Now Jamie says he can get the job done in 15 minutes
So you think you're quick in the kitchen? You reckon getting your evening meal on the table in half-an-hour is an achievement? Well, think again -- it's time to sharpen up your culinary act.
The campaigning chef Jamie Oliver has his sights set on your cooking speed. His next book, out later this year, follows his hugely successful 30 Minute Meals, and aims to get your dinner done and dusted in just 15 minutes.
Jamie's 30 Minute Meals did not succeed without controversy. It sold a colossal 1.7 million copies in hardback, but also attracted much criticism from those who said the 30-minute time frame was unrealistic for the average cook. So how will his 15 Minute Meals fare?
In the competitive world of cookery publishing, "quick" cooking is not just an appetising concept, but the holy grail, the zenith that all are seeking; give 'em speedy recipes, and book-buyers will drool all over it.
The first food writer to latch on to the speedy genre was Nigel Slater, with his Real Fast Food book. First published in 1992, this was a collection of everyday recipes that could be made in an average of 20 minutes.
Also a bestseller, it was the first to dispel the kitchen-shy's "I'm too-busy" excuse. Many cooks have followed in Slater's footsteps, and have reaped the financial rewards for doing so.
But I believe that our appetite for "quick" food gradually undermines the pleasures of slow. A liking for slow is an admission of having time on your hands.
Today, that is an almost dirty little confession. Look what you could, or should be, doing instead of cooking, the speed-freaks whisper. Cooks that can indulge in making a hand-raised pie for Saturday lunch are idle, good-for-nowts, they suggest, people who do not live in the real world.
I would argue that we should be kinder to our kitchen tortoises. One person's quick foray into cooking is another's long journey to the moon. Most cookbooks that hint at speed also promise that their tasks will be "easy".
Just because something is quick does not mean it is also easy. Unless you can chop like a lesser-spotted woodpecker and organise your ingredients cupboard with the forward-mindedness of a general, you might still be there watching the pot an hour later.
And quick-to-make recipes have shortcomings: they often call for more expensive ingredients. A slowly simmering stew pan is the place to put the cheap cuts. Tough forequarter pieces of meat needing an age to break down to a succulent tender chew, and which come with the glories of gelatinous gravy, do not generally do well if flash-fried in the grill pan.
Fillets of chicken, the prime cuts of beef or lamb, exotic raw prawns and fish exist at the pricey end of the shopping list. Admittedly, yes, you can buy tins of pulses or beans that will work on a tight schedule, and pasta is cheap -- though neither pasta nor rice dishes can be prepared in much less than 20 minutes.
One of my quick and economical kitchen cheats is to buy cheap cuts of meat, such as chicken thighs (boned), trimmed skirt steak or pork neck fillet, and slice them across the grain before attacking the slices with a meat hammer until they become thin escalopes. These can be fried almost instantly and are tender to eat (just).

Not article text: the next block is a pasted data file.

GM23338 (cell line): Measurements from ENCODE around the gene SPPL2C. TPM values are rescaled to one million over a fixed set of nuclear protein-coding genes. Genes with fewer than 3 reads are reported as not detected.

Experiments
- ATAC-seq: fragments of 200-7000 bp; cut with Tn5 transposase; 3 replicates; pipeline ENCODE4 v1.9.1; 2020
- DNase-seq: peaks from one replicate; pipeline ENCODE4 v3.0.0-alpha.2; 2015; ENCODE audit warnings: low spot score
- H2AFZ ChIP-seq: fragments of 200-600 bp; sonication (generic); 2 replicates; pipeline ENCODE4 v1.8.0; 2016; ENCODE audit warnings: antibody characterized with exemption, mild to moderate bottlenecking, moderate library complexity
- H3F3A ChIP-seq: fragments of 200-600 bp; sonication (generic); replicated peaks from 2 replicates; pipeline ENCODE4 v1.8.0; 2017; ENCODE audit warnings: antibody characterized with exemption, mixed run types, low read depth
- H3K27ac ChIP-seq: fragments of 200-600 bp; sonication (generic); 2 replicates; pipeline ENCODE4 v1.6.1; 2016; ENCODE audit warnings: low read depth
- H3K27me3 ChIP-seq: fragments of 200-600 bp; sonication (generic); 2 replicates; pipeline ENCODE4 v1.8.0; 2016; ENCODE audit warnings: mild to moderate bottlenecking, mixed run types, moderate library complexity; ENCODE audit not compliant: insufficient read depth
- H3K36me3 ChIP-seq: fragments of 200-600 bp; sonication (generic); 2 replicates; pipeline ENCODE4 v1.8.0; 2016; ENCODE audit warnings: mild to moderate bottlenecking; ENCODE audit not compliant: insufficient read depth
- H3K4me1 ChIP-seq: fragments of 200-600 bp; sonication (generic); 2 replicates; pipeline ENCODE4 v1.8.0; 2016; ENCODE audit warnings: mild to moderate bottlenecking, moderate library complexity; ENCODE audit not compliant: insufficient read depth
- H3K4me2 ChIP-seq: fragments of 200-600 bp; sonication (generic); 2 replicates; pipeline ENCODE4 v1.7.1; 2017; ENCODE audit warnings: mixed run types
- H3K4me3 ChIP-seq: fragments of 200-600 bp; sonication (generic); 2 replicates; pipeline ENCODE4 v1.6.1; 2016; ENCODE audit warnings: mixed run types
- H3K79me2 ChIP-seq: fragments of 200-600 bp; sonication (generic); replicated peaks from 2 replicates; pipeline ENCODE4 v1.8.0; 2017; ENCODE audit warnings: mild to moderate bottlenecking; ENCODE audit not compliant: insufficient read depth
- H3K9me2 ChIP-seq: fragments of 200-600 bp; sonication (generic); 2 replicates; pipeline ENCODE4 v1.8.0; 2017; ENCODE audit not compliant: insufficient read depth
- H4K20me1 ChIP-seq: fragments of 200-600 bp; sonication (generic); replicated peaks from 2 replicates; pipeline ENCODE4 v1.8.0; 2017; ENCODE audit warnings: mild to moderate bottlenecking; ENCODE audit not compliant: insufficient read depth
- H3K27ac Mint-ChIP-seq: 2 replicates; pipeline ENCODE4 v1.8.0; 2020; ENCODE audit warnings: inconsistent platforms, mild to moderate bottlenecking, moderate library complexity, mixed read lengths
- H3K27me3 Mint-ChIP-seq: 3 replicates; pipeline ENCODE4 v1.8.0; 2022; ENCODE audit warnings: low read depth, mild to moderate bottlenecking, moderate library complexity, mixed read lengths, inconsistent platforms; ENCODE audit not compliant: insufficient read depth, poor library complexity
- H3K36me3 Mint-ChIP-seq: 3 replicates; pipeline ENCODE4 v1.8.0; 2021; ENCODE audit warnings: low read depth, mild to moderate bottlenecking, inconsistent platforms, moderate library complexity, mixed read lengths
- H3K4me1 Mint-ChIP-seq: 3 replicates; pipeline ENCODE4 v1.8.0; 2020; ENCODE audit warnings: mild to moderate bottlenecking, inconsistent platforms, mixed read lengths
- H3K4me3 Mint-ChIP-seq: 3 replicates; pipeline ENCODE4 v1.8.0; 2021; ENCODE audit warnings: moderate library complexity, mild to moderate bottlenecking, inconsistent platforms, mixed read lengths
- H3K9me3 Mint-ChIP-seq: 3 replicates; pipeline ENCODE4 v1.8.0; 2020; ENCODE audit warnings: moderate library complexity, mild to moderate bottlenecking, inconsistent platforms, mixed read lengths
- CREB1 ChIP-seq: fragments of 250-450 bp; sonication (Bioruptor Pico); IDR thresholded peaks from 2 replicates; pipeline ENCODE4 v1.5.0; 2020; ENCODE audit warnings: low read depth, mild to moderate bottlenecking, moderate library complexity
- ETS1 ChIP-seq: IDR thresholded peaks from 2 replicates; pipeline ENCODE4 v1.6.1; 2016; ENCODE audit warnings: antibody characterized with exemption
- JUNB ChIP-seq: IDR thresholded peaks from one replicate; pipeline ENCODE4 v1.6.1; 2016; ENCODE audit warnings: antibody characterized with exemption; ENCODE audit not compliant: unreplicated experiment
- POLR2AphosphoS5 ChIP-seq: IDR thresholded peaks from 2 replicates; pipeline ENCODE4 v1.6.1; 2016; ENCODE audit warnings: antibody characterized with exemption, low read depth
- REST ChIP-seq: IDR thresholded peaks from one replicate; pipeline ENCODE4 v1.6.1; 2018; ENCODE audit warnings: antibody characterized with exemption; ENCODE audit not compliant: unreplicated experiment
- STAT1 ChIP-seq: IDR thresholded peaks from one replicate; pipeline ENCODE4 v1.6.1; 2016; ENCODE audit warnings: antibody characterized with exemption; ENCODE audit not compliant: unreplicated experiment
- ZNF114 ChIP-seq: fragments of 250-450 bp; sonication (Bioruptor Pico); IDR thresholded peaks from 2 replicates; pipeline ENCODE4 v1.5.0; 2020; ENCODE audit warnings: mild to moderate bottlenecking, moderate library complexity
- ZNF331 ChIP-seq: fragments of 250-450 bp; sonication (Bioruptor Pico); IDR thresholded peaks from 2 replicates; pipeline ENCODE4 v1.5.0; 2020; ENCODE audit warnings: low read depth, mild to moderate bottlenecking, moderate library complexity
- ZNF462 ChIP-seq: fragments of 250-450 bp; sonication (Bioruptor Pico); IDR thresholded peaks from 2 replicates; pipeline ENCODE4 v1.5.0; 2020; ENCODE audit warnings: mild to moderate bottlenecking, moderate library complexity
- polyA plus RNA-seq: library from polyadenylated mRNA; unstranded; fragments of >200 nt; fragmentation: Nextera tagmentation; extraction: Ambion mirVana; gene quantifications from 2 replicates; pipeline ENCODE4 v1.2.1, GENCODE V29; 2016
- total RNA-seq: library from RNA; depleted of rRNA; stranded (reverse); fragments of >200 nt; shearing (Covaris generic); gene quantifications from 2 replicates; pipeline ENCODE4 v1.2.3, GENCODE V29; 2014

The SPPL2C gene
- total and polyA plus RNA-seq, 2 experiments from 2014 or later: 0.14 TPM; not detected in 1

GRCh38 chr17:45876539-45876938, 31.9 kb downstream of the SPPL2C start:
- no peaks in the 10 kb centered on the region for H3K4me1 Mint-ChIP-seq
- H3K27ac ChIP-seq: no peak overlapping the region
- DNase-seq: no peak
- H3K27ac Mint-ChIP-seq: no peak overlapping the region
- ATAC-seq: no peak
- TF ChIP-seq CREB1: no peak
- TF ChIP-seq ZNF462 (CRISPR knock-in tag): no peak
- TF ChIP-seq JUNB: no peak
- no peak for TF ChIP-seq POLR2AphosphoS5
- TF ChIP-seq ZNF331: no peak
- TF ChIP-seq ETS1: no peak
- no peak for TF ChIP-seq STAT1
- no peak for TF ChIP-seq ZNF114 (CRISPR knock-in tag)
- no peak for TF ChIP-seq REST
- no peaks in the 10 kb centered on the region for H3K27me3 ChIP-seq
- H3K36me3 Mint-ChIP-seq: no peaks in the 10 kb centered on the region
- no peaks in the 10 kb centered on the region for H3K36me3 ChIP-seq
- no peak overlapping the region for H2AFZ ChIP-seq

For meals to be truly quick, while also being affordable, you need to invest in some long-term planning. Take an hour or so to make fresh meat stock at the weekend, or cook up some tomatoes with basil, garlic and olive oil and simmer for 45 minutes.
Once the stock is strained, or the sauce puréed, it can be dipped into throughout the week to make pilafs and curries in an instant.
Despite all this, we should applaud Jamie's attempts to get shy cooks back into the kitchen. The 15 Minute Meals book may lead to some very late dinners, as newbies struggle with chopping, but as long as Jamie gets people cooking, we shouldn't moan.
After all, people who have no time to cook are those most likely to buy convenience food. If prep overruns, it is unlikely they would abandon the meal-making and call Domino's -- at least, I hope not.
Indeed, many of Nigel Slater's first keen followers will surely have become devoted cooks, thanks to that initial temptation into the kitchen.
Now, 20 years on, Slater can probably ask his followers to make chicken glazed in aspic, decorated with dainty angelica flowers, and they would slavishly comply.
If the '15 Minute' craze takes off, as it surely will, we should know this: the most memorable kitchen adventures are the ones that take time. A meal that consumes body and soul in preparation cannot help but be recalled months, even years, later.
A few hours spent nursing the pot containing bollito misto (boiled meats) is well worth the splendid moment when the serving dish arrives at the table. The scent of the slow-cooked dish has invaded the home. Your guests' noses lift with curious pleasure when they come through the door.
This smells like a house that says, we made time to cook for you. When the lid is lifted, everyone gasps -- and you are permitted to feel a bit of pride.
We are too hung up on time. There is no rule that says cooking should be so far down the list of home pursuits that we feel offended when asked to spend more time doing it.
If anything, the aspiration to spend more time on it, not less, should be selling books. When Jamie Oliver brings out a book called 15 Hour Feasts, we will know the balance has been struck.